What does it take for an ecosystem to repair and flourish? The recipe appears deceptively simple – provide nature with the necessary ingredients and a safe environment to restore balance. In the case of Liwonde, the first step was to fence off the national park to secure the remaining wildlife populations and reduce the incidence of human-wildlife conflict. Naturally, investment in infrastructure brought two-fold benefits: the return of tourists and increased capacity for security enforcement and counter-poaching initiatives. The construction of a ranger training centre provided a facility critical to the training of rangers for parks throughout Malawi.
With a history of evictions and decades of human-wildlife conflict, building a relationship between surrounding communities and the park was the next essential step. No protected area can flourish at the expense of, or without benefiting, its human neighbours and this has always been a fundamental tenant of the African Parks’ philosophy. Education forms a core part of this community development strategy, and today, Liwonde supports two local schools and provides several scholarships. Children are regularly taken for guided tours of the park to learn more about wildlife, conservation, and their country’s natural heritage.
With a newly devised tourism plan in place and the park secure, it was time to bring the animals back.
The march of Malawi’s elephants
No matter how resilient nature may be, a helping hand is often necessary to reverse local extinctions of specific iconic species. African Parks is responsible for managing multiple parks across much of the continent. However, the organisation has a robust presence in Malawi, managing four separate parks: Majete Wildlife Reserve, Mangochi Forest Reserve, Nkhotakota Wildlife Reserve and Liwonde National Park. This allows for a cohesive and adaptive management strategy for wildlife populations and for each park’s success to benefit the rest of the country.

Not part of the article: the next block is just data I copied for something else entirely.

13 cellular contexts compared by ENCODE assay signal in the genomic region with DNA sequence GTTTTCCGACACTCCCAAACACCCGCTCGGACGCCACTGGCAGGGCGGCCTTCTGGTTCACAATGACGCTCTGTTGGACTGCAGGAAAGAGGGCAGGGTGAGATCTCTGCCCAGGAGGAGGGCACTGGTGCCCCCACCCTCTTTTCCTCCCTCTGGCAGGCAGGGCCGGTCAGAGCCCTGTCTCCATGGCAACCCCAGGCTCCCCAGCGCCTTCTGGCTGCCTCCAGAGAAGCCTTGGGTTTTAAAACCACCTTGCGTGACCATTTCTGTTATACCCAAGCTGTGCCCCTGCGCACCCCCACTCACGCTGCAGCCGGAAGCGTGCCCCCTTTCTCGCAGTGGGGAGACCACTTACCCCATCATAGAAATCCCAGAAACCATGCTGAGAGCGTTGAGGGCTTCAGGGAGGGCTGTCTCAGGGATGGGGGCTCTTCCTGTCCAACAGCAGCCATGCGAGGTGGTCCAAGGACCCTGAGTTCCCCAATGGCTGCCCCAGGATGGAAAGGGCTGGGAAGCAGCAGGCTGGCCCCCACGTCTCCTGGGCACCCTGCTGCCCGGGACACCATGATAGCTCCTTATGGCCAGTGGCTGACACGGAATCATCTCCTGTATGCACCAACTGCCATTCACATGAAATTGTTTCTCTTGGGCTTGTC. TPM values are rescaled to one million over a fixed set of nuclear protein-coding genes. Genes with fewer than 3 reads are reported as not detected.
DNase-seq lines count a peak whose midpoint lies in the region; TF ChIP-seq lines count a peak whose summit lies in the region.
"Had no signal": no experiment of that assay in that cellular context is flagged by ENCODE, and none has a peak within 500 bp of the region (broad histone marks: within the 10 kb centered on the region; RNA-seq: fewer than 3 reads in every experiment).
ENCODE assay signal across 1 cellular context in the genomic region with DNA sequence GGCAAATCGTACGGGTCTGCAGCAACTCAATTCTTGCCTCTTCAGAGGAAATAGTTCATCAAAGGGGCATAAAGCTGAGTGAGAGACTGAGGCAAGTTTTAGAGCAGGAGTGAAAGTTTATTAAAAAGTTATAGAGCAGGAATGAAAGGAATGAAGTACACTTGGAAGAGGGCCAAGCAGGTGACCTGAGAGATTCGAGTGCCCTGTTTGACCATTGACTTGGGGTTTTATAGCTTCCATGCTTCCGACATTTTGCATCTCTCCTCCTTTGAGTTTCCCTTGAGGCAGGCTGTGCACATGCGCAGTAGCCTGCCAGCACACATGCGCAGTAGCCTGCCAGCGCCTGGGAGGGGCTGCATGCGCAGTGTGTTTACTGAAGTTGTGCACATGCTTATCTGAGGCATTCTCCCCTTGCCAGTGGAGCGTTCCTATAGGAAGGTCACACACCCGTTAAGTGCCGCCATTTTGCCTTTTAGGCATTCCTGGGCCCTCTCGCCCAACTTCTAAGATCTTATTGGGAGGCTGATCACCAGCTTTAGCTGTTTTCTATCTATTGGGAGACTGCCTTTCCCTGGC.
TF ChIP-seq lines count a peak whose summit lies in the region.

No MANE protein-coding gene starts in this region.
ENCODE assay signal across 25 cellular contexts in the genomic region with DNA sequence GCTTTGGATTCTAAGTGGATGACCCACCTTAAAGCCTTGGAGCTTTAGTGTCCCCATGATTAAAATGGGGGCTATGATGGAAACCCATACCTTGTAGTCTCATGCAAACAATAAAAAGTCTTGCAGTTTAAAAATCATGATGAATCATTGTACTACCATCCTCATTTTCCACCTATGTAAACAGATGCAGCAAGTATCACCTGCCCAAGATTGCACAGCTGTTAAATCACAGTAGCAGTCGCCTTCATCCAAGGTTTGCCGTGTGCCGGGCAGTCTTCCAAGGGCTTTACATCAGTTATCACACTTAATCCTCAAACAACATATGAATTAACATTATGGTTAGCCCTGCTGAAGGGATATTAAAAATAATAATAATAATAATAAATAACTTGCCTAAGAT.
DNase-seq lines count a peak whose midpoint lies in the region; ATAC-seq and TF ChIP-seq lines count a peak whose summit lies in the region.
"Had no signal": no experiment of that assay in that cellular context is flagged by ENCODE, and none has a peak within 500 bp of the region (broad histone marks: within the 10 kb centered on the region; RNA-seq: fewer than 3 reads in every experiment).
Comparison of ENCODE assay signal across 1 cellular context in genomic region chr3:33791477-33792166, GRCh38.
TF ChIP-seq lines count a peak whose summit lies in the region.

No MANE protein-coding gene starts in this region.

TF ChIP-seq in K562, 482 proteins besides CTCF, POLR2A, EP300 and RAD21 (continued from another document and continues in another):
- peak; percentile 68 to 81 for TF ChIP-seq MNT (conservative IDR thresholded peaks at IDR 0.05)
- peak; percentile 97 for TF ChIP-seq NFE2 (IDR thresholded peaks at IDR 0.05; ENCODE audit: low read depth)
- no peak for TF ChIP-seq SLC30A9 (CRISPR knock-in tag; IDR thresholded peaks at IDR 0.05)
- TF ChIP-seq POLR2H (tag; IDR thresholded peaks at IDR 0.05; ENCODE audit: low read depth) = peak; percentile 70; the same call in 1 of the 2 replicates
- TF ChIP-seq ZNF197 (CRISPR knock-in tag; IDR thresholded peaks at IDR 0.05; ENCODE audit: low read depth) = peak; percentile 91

In the last decade, Malawi has been involved in some of the most ground-breaking animal translocations in the world. Some founder populations of different species have often made a cross-continental journey from other countries, especially South Africa. However, burgeoning elephant populations in Majete and Liwonde have been used to bolster local elephant numbers in both Nkhotakota, Nyika National Park and, more recently, Kasungu National Park. These enormous undertakings have seen hundreds of elephants translocated safely across the country.
The Big 5 (and others) return to Liwonde
While elephant numbers in Liwonde were historically stable, other wildlife was not quite as fortunate. Cheetahs were the first large predators to be reintroduced after around a century’s absence. The first cheetahs arrived from South Africa in 2017, followed by ten lions sourced from South Africa and Majete a year later. 2021 saw the historical return of wild dogs (African painted wolves) to both Majete and Liwonde. Though the intention was that Liwonde would receive a pack of eight of these endangered carnivores, one of the females was pregnant, and the pack welcomed nine pups six weeks later – the first litter of wild dogs born in Malawi in decades! But in a tragic occurrence in November 2022, 14 wild dogs from this pack were poisoned.